A California man was sentenced to more than nine years in federal prison for his role in leading a mortgage loan modification scheme that defrauded more than 1,000 homeowners nationwide.

Aria Maleki, 33, of Santa Ana, Calif., pleaded guilty in March to one count of conspiracy to commit mail and wire fraud, which carries a maximum sentence of 20 years. Maleki and his six co-conspirators operated a host of California-based companies that went by a range of names and claimed to provide home loan modifications and other debt relief services for an upfront fee, the Office of the Special Inspector General for the Troubled Asset Relief Program said in a news release Tuesday.

The group charged $2,500 to $4,300 for its services and used pseudonyms and various business names to avoid being caught, SIGTARP said.

Maleki and his colleagues also allegedly told homeowners that they were already approved for modifications and would receive assistance under government programs such as Tarp and the Home Affordable Modification Program. The defendants told homeowners they could receive a full refund of the fees if the modifications fell through, according to SIGTARP.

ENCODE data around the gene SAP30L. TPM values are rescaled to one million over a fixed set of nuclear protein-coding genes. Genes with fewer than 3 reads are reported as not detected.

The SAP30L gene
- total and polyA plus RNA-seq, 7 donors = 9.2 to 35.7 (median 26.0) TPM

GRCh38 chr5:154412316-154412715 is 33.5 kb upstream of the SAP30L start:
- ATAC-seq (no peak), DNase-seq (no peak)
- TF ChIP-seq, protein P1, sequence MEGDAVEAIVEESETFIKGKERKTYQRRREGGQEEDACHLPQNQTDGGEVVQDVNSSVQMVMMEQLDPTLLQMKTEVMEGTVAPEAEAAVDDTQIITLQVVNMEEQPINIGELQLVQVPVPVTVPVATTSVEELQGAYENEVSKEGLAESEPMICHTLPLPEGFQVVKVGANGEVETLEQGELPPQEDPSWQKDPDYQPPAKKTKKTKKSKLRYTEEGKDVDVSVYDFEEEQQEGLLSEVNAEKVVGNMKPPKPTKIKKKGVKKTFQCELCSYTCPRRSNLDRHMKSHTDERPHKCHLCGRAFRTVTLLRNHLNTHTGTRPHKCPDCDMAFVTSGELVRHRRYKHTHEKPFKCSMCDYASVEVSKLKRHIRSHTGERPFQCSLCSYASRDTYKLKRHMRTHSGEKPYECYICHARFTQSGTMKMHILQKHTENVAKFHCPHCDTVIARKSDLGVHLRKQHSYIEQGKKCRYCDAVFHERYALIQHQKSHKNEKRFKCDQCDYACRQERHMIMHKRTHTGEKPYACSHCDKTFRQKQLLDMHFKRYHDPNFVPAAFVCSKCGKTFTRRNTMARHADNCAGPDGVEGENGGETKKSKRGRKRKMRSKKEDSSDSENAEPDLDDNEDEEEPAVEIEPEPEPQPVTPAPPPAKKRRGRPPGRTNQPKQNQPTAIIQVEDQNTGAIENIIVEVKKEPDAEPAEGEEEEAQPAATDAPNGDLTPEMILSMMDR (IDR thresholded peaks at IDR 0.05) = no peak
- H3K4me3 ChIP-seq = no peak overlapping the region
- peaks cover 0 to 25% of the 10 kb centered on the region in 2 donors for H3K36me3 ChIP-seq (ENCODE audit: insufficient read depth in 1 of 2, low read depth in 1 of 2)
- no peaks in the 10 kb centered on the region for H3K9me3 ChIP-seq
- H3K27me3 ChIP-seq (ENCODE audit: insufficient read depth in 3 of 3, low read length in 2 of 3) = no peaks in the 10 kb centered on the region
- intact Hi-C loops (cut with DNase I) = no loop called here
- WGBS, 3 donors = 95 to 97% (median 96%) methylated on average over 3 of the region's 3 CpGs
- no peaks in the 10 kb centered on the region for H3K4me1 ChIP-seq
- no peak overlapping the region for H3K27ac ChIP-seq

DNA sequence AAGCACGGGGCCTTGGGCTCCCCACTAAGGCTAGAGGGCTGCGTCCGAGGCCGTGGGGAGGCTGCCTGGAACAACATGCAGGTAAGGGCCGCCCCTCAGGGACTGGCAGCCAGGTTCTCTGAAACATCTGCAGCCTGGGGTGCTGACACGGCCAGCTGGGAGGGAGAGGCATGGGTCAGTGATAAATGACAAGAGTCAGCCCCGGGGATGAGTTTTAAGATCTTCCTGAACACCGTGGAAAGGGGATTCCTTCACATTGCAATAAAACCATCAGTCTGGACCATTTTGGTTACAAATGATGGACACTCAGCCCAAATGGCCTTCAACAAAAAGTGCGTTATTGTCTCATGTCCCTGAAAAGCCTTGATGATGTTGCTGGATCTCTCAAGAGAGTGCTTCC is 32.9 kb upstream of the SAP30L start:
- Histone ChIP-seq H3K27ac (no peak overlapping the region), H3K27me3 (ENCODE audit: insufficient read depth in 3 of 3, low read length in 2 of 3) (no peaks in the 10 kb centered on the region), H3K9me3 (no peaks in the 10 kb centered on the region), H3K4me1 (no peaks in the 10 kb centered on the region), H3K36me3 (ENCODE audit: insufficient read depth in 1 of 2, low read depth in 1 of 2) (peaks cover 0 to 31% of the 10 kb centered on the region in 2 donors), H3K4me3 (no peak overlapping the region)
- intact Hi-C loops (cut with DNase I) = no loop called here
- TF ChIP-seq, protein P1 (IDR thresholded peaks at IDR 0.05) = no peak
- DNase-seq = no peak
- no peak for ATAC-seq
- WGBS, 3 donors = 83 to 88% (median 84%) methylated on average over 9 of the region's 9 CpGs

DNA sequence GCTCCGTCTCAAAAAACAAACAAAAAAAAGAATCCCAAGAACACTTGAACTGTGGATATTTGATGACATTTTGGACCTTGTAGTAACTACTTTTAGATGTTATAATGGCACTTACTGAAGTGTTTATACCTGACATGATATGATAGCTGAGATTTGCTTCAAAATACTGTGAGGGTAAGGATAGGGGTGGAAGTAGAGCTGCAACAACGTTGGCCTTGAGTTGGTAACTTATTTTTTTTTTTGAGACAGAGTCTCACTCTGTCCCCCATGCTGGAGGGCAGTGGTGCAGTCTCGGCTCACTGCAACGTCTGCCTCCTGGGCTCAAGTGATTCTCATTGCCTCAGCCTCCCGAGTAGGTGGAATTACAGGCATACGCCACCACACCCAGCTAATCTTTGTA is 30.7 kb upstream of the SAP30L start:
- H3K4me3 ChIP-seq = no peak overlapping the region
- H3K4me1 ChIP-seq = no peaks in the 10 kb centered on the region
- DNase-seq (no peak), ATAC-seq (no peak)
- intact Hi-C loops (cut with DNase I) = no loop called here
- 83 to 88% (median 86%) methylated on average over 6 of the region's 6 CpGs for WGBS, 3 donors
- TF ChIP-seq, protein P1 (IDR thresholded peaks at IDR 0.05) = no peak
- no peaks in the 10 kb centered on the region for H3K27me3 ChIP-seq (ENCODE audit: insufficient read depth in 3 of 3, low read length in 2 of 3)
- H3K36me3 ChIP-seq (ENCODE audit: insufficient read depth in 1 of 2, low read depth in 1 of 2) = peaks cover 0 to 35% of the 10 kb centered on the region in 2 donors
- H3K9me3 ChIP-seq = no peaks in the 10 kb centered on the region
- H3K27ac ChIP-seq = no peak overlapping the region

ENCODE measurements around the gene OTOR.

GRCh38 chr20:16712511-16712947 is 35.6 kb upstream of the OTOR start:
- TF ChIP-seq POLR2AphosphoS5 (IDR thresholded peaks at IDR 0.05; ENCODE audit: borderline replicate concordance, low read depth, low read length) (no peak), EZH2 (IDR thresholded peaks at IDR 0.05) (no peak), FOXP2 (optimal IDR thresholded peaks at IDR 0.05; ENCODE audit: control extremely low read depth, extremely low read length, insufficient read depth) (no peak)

In reality, the homeowners were not preapproved for modifications, and few received any assistance or refunds from the defendants. Over 1,000 homeowners affected by the scheme lost more than $3 million in all.

"Aria Maleki took advantage of the national mortgage crisis," Shelly Binkowski, postal inspector in charge of the Boston division of the U.S. Postal Inspection Service, said in the press release. "This sentencing clearly demonstrates that those who target hardworking homeowners in today's challenging economy will be held accountable and prosecuted."

The case was also investigated by the Department of Homeland Security, the Department of Housing and Urban Development, the Federal Housing Finance Agency and the FBI.

Maleki and his co-conspirators were indicted by a grand jury in Connecticut in January. He also was sentenced Tuesday to three years' supervised release and had agreed to pay $3 million in restitution when he pleaded guilty. He had also forfeited $350,000 to investigators from various bank accounts, $362,000 from a bitcoin account, a $100,000 cashier's check and a Ferrari.

All of Maleki's co-conspirators have pleaded guilty and await sentencing.

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